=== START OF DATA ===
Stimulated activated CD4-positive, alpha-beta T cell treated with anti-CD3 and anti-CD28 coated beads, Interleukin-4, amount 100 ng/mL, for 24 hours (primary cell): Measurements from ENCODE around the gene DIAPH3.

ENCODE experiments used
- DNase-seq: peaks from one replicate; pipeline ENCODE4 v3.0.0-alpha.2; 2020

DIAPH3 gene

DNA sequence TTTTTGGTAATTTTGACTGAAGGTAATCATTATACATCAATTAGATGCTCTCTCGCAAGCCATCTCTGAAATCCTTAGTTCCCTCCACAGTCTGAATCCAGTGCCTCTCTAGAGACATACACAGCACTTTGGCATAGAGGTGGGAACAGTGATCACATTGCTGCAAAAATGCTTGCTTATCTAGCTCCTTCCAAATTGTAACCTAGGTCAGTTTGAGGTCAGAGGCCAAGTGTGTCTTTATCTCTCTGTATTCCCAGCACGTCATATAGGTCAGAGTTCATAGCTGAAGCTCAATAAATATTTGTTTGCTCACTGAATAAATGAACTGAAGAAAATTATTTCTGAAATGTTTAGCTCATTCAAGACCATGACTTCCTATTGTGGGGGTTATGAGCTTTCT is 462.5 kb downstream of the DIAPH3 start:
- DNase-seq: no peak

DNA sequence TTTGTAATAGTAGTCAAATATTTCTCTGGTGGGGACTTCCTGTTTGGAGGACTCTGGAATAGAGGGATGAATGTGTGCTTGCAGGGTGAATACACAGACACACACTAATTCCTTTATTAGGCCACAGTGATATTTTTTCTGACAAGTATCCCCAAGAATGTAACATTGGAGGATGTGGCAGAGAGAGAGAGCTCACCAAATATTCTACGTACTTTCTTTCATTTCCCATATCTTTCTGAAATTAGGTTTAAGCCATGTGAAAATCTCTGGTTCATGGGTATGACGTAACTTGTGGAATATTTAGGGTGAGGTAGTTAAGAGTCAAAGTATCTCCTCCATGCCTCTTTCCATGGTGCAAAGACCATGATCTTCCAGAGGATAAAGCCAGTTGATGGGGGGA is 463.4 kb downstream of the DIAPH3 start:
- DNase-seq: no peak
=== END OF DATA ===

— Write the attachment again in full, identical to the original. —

Stimulated activated CD4-positive, alpha-beta T cell treated with anti-CD3 and anti-CD28 coated beads, Interleukin-4, amount 100 ng/mL, for 24 hours (primary cell): Measurements from ENCODE around the gene DIAPH3.

ENCODE experiments used
- DNase-seq: peaks from one replicate; pipeline ENCODE4 v3.0.0-alpha.2; 2020

DIAPH3 gene

DNA sequence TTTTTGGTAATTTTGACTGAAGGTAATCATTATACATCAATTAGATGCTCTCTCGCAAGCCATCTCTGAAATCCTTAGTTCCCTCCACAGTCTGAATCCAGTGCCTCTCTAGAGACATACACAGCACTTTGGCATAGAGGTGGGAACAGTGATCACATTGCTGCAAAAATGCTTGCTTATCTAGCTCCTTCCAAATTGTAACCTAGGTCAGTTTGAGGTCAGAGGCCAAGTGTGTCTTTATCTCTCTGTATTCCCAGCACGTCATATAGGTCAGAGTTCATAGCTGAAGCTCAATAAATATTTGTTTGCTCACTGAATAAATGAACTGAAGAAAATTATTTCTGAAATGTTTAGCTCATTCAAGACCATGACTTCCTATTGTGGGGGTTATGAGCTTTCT is 462.5 kb downstream of the DIAPH3 start:
- DNase-seq: no peak

DNA sequence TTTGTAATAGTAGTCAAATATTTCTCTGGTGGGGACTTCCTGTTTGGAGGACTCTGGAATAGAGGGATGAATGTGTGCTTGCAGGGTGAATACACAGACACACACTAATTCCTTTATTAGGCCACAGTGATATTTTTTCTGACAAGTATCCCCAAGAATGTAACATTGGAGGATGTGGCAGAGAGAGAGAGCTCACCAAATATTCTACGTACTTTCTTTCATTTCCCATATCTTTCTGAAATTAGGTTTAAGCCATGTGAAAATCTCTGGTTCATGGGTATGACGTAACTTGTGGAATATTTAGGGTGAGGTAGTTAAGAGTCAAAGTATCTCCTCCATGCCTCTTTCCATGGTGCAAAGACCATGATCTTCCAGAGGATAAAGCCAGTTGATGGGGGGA is 463.4 kb downstream of the DIAPH3 start:
- DNase-seq: no peak